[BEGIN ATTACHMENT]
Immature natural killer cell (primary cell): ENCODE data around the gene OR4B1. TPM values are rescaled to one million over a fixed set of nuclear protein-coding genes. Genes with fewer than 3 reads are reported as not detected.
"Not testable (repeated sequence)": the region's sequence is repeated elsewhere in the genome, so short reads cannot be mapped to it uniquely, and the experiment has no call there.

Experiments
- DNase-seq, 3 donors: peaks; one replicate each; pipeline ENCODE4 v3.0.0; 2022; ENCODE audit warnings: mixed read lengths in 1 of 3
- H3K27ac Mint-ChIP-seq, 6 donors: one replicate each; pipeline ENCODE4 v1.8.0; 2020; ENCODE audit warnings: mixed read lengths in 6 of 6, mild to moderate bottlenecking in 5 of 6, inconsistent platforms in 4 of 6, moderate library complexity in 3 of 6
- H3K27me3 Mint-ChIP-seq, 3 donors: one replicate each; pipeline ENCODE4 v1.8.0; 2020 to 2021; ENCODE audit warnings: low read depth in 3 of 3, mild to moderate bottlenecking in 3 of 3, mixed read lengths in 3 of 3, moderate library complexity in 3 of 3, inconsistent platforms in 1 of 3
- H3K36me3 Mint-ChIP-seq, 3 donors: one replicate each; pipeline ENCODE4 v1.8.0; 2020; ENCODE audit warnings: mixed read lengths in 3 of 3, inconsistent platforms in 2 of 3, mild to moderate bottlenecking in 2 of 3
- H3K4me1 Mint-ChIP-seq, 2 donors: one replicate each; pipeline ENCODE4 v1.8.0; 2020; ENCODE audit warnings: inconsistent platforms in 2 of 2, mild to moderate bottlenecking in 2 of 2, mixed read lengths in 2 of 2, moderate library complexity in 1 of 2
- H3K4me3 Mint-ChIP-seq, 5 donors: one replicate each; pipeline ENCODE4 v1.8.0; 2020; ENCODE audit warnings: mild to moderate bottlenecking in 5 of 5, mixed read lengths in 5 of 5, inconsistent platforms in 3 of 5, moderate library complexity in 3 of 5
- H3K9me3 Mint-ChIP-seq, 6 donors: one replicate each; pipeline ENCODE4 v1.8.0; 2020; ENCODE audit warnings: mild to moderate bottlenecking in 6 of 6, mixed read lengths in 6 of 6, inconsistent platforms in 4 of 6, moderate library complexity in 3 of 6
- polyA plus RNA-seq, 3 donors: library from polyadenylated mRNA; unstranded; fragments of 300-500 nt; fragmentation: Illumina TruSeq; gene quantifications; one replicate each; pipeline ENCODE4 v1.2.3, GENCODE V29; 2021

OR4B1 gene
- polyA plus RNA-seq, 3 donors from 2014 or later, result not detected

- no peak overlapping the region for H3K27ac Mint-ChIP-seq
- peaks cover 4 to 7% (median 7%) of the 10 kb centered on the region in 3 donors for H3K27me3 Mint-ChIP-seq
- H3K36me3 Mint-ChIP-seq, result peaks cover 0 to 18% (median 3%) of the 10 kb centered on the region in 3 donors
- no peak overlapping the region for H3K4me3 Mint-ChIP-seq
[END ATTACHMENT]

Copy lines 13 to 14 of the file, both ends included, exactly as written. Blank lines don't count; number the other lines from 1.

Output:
- polyA plus RNA-seq, 3 donors from 2014 or later, result not detected

- no peak overlapping the region for H3K27ac Mint-ChIP-seq